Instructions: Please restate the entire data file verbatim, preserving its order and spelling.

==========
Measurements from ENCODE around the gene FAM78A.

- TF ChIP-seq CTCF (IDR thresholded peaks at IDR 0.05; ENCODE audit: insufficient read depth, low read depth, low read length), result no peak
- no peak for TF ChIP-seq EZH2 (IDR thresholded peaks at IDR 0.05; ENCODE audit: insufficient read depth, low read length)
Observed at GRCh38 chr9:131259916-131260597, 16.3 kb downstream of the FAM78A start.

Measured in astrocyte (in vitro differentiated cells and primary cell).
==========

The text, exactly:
Measurements from ENCODE around the gene FAM78A.

- TF ChIP-seq CTCF (IDR thresholded peaks at IDR 0.05; ENCODE audit: insufficient read depth, low read depth, low read length), result no peak
- no peak for TF ChIP-seq EZH2 (IDR thresholded peaks at IDR 0.05; ENCODE audit: insufficient read depth, low read length)
Observed at GRCh38 chr9:131259916-131260597, 16.3 kb downstream of the FAM78A start.

Measured in astrocyte (in vitro differentiated cells and primary cell).